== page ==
Visualization of the retina can provide lots of information about a medical diagnosis. These diagnoses include high blood pressure, diabetes, increased pressure in the brain and infections like endocarditis.
In addition to helping the physicians at Atlantic Endocrinology & Diabetes Center detect diseases early, retinal images provide a permanent and historical record of changes in your eye. Images can be compared side-by-side, year after year, too discover even subtle changes and help monitor your health. Retinal images also make it easier for your doctor to educate you about your health and wellness.
The two of you can review your images together, and your doctor can point out the various structures of the retina and explain treatment options for any conditions revealed by the pictures.
Here are just some of the diseases retinal imaging can help your doctor notice or see more closely:
• Age-related Macular Degeneration: Macular degeneration is usually signified by leaking of fluid or bleeding in the back of the eye. This causes central vision loss.
• Cancer: A dark spot at the back of the eye may signal a melanoma, which can grow unnoticed within the retina. If caught early, melanomas can be treated before they cause serious damage and travel to other areas of the body through the bloodstream.
• Diabetic Retinopathy: Diabetes can cause changes in the blood vessels of the retina, like swelling and leakage or the creation of new blood vessels. Blindness can result without early detection.
• Glaucoma: Pressure against the optic nerve and compression of the eye’s blood vessels may indicate glaucoma. This disease causes permanent and irreversible vision loss.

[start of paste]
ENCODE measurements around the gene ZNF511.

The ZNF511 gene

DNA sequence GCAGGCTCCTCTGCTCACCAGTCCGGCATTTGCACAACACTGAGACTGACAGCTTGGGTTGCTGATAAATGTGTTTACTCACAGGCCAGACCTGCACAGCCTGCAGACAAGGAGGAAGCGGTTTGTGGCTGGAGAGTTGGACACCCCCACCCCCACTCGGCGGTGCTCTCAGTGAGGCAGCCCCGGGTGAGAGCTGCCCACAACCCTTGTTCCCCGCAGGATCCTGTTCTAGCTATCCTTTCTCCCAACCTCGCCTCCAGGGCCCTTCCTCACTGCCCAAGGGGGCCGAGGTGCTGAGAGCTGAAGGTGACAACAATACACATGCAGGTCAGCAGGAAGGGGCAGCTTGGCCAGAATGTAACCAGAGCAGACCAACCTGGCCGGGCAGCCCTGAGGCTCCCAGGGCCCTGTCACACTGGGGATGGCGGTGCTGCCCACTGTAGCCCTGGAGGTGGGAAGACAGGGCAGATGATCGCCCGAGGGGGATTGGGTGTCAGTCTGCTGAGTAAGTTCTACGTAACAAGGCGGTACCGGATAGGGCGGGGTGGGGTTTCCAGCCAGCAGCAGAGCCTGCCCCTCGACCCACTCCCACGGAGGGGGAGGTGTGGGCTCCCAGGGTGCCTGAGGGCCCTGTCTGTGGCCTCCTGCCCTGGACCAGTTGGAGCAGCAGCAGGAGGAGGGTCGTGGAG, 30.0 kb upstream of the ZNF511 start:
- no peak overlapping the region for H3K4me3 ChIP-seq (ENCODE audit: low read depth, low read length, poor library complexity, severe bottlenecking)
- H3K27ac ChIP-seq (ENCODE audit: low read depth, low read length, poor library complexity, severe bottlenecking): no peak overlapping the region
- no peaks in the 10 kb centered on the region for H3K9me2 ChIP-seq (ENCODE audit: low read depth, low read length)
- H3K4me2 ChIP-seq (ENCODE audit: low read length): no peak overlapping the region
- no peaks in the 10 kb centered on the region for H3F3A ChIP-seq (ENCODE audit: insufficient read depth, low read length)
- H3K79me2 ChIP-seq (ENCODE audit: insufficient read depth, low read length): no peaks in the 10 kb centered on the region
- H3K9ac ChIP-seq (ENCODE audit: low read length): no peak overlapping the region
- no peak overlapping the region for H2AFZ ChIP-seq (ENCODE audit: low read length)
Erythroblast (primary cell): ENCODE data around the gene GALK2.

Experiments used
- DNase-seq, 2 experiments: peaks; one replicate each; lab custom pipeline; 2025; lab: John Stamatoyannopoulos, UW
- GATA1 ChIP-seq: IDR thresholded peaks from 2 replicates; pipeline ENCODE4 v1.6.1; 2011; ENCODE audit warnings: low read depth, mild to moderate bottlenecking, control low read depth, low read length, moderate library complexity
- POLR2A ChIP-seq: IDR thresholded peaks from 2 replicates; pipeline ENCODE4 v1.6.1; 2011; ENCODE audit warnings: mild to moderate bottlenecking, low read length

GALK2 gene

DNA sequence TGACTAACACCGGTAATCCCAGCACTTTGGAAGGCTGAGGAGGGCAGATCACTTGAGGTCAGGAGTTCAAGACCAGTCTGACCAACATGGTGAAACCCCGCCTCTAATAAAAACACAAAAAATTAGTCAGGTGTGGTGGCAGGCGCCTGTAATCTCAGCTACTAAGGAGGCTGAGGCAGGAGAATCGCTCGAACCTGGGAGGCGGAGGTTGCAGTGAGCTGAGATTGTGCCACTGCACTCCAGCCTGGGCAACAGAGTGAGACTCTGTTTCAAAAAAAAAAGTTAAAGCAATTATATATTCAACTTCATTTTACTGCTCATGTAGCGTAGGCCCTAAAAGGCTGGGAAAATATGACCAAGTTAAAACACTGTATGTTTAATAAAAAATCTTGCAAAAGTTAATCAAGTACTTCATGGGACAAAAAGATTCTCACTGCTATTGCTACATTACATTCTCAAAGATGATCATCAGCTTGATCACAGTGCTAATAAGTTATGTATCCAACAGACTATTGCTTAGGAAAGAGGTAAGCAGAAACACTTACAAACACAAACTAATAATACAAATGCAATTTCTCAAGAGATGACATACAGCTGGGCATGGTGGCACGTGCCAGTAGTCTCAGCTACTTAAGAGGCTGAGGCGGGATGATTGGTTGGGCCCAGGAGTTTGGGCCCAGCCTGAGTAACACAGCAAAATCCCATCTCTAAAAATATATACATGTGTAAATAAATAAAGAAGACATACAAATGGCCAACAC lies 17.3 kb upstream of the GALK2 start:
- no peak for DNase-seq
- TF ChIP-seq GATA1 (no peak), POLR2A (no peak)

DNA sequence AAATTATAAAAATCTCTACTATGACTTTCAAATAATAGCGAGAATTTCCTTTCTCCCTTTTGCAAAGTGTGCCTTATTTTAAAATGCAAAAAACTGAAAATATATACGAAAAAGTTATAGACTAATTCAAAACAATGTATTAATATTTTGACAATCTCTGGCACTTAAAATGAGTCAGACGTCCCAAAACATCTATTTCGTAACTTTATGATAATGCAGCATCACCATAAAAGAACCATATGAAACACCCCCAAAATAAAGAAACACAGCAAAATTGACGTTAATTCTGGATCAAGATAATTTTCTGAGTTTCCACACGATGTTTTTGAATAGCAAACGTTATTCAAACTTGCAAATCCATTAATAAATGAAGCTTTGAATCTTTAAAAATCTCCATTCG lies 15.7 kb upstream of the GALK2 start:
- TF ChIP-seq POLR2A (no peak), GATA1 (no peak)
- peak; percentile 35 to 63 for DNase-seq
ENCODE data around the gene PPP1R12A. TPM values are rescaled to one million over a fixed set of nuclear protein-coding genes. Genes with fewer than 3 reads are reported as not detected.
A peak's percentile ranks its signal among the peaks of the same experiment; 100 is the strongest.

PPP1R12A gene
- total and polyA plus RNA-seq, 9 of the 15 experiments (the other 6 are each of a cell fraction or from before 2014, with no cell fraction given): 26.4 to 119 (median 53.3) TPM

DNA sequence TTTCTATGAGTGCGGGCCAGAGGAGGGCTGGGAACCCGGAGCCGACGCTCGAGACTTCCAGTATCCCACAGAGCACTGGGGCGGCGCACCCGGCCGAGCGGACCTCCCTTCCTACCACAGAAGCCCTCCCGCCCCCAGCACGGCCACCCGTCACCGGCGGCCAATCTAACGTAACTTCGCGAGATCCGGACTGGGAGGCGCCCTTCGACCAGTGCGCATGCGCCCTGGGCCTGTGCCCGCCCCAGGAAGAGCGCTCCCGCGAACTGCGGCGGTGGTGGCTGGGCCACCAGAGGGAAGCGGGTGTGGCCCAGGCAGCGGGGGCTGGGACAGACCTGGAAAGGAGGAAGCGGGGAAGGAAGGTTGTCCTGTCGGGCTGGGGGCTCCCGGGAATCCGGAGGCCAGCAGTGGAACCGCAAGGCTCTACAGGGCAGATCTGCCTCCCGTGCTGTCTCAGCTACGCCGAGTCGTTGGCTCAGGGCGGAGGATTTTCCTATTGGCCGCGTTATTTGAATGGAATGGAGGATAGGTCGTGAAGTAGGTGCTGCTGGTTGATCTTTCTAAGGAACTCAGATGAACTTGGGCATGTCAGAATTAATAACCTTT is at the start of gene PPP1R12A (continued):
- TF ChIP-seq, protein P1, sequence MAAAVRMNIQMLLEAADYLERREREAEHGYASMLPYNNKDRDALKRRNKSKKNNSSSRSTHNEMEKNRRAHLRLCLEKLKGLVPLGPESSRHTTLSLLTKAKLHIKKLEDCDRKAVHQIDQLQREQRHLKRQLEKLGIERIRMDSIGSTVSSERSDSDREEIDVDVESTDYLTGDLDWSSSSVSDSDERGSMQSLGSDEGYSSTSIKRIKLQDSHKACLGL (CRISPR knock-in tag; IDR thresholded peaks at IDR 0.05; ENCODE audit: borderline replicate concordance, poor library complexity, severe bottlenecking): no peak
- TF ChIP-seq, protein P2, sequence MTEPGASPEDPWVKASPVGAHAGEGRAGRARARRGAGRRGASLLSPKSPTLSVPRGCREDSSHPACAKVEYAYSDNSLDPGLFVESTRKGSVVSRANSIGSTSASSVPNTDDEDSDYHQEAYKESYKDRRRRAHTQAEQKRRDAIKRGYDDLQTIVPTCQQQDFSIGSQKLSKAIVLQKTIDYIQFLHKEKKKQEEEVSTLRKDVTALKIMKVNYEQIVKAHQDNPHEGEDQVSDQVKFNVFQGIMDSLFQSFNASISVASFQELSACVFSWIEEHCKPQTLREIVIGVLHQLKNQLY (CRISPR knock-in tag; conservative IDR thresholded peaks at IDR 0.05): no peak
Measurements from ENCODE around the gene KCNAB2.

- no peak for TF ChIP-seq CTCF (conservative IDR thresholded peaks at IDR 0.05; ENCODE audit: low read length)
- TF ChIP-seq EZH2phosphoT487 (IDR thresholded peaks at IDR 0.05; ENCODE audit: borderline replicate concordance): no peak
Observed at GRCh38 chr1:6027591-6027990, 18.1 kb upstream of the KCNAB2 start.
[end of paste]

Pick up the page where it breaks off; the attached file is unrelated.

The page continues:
• Hypertension (High Blood Pressure): Signs of high blood pressure often appear first in the eye. Indicators can include narrowing of the blood vessels, spots on the retina, or bleeding in the back of the eye.
• Retinal Detachment: Retinas can lift or pull away from the wall of the eye. If not properly treated, this can cause permanent vision loss.
• Multiple Sclerosis: This autoimmune disease causes inflammation of the optic nerve, known as optic neuritis. This disease can permanently affect eyesight.
We typically perform this test after drops have been administered to dilate the pupils, but it can be done without dilation, as well. The test takes just a few minutes. But if we are dilating your eyes, the drops need about 15 minutes to fully dilate the pupil.
Since you may have trouble focusing your eyes for several hours after your test, you may want to have someone drive you home. If you have dilated pupils, you’ll need to wear sunglasses when outside or in a brightly lit room.
If you didn’t have dilation, the bright light used in the test may cause some temporary after-images to show in your vision. These pass quickly.
A visualization of the retina can provide lots of information about a medical diagnosis. These diagnoses include high blood pressure, diabetes, increased pressure in the brain and infections like endocarditis.
The more you know about eye diseases, the more likely you will understand and follow your doctor’s recommendations for treatment and prevention.